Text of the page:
So what are my zones?

Establishing accurate zones ensures that every workout you do will be targeted for your body and your metabolism. This type of targeting will allow you to burn exactly what you intend to burn during each precious workout. No one wants to put in time that isn’t effective. Knowing how you can best utilize your metabolism is the key to avoiding fatigue, losing weight and improving your race times.

There are a few other ways of determining your zones as well. Many simply use the calculation:

220-age= predicted Max Heart Rate

Using this calculation you can then multiply this by a percentage to get your intensity zones. This chart below is how Polar, the heart rate monitor manufacturer, breaks down their zones based on averages and rounded even numbers. It’s a good ball park measure and is similar to what many other programs use. The 80/20 protocol would have you spend the majority of your time in the light 60-70% category.

Calculating your heart rate zones isn’t very accurate for the individual though. Because of this, there are several different running protocols which help you to determine your max heart rate, resting heart rate and then calculate out more accurate zones. Although this is a better way, the American College of Sports Medicine reports that they are, on average, 7% to as much as 33% off. This can mean between 10 and 30 beats per minute. That is a huge variation.

Another way of determining the cutoffs for zones is by using perceived exertion. Essentially, you are self-rating how hard you feel you are working. There are many perceived exertion scales, the most simple is this one: Imagine a scale where 1-2 is minimal effort, barely moving. 3-4 on this scale would be a pace where you are running slowly but feel you could literally run forever. 5-6 is an easy pace where you’re pushing a bit but you could maintain for up to an hour. 7-8 you could maintain for a few minutes but would be exhausting. 9-10 would then be all out maximal effort like a sprint.

With perceived exertion, 80/20 training would imply that you are spending 80% of your time in the 3-4 range. Running along without really pushing yourself. This is where you are burning fat at your most effective rate, usually 50-60%.

Zones 5-6 are considered moderate and also the “junk miles.” They help heart and lungs a little, but not much. They do nothing to really build the aerobic base and help you become more efficient long term. They do however deplete you of carbohydrate stores, breakdown muscle tissue, and require significant recovery afterward. You also only burn 5-30% fat.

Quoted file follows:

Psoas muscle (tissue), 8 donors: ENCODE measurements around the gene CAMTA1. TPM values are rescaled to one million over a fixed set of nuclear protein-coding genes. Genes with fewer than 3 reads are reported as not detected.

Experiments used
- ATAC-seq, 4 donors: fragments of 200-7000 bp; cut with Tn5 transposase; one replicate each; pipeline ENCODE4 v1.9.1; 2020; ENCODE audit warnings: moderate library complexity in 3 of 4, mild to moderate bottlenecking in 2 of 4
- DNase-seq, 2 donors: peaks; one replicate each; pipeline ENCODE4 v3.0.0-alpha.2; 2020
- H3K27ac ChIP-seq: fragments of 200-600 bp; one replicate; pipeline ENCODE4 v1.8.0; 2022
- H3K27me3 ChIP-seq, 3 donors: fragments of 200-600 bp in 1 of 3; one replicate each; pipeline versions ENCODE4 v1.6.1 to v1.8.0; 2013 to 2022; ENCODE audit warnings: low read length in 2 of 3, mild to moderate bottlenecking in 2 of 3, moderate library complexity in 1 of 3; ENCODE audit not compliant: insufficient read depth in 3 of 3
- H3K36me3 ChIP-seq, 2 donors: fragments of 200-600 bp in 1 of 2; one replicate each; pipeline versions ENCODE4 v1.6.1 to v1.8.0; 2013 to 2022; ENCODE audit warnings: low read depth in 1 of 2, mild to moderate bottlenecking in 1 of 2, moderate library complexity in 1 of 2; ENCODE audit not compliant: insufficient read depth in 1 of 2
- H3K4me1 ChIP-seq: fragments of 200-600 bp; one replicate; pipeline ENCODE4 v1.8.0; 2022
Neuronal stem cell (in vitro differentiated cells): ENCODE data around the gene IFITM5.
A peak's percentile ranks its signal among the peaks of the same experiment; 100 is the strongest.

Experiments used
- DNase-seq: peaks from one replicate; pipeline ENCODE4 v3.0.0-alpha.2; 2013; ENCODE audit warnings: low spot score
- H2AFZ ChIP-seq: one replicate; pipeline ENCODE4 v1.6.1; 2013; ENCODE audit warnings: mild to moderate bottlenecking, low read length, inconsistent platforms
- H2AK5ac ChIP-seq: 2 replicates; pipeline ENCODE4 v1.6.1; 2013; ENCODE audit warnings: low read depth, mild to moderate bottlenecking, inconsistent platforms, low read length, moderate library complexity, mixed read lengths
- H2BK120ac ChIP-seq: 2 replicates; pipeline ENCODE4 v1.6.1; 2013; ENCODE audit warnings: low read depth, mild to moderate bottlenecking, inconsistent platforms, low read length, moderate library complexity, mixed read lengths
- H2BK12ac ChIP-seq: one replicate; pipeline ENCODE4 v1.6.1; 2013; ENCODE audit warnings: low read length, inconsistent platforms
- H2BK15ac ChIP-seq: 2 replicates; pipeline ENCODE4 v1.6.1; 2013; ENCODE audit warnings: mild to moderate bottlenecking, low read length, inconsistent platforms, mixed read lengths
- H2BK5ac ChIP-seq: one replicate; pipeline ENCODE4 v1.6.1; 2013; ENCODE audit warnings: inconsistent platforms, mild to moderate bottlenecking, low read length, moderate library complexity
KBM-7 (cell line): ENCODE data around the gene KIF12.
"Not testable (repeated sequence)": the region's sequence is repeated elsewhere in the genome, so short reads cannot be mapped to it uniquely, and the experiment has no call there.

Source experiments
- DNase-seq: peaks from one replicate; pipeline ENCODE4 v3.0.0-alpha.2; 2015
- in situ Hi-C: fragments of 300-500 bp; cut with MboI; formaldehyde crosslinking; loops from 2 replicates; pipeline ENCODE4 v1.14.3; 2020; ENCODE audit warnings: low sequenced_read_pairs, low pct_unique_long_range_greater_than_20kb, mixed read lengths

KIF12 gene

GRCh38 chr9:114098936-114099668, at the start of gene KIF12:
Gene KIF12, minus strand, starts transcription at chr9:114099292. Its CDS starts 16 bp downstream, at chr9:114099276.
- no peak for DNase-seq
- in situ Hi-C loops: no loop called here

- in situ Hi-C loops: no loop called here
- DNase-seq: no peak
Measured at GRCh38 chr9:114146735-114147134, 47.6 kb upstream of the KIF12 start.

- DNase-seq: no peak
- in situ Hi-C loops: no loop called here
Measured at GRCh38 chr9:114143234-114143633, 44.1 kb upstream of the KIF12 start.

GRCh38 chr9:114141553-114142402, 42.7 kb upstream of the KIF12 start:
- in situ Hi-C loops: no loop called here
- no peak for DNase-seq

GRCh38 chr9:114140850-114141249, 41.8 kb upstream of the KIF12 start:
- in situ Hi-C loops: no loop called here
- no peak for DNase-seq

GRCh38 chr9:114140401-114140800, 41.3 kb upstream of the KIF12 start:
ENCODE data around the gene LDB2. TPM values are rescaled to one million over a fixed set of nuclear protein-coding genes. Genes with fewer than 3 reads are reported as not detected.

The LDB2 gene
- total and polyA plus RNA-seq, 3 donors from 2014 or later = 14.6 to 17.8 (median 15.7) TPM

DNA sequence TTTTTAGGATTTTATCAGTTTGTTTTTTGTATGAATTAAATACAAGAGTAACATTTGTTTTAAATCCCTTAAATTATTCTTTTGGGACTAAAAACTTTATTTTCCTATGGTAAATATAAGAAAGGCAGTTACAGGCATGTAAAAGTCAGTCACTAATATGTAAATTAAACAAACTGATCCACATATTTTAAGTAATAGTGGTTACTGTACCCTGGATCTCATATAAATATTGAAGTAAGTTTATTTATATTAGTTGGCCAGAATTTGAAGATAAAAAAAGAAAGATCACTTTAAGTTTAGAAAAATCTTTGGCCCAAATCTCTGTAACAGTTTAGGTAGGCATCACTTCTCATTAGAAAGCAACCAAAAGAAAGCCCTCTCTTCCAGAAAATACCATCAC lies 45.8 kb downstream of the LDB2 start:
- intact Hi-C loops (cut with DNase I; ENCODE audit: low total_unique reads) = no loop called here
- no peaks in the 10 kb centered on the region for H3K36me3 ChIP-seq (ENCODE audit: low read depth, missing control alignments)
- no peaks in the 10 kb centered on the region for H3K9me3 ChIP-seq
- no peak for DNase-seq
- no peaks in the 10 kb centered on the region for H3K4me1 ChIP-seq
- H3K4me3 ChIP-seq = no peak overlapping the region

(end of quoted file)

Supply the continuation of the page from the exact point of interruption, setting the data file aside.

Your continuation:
Unfortunately, zones 5, 6 and 7 are the zones where most runners do the majority of their training. Many see initial improvements as they start out and things seem great. They are encouraged and increase their training. The increased training also provides some positive benefits and they again improve. This is usually the time in which injuries begin to set in. People have nagging problems which linger for the whole season. They also begin to notice that their pace begins to plateau or even decline.

Most runners attribute declining pace or plateaus to aging and just wishing there were more time to train. The truth of the matter is that, for most runners, they just need to slow down for a greater portion of their training. Slowing down would allow for greater physiological adaptation toward burning fat and improved endurance. It allows you to tap into your fat stores and utilize a limitless supply of energy. This helps you lose weight and slim down as well.

Slowing down also helps avoid fatigue and injury. By spending less time in higher intensity zones, recovery is able to take place before the next run. Overuse injuries, as well as metabolic fatigue are less likely to set in. Metabolic fatigue is often the factor which causes us to feel tired, run down and less motivated to get out and run. It is a common plague which affects runners in those critical weeks leading up to an event.

The Value of Your PR

I know you are probably still skeptical about the concept of 80/20 running. It seems too good to be true that slowing down can help me have less fatigue, lose weight, avoid injury, and get faster! The good news is, that it works. The bad news is, you still have to do the training and put in the time. There is no magic cure for that. It still takes your investment in you!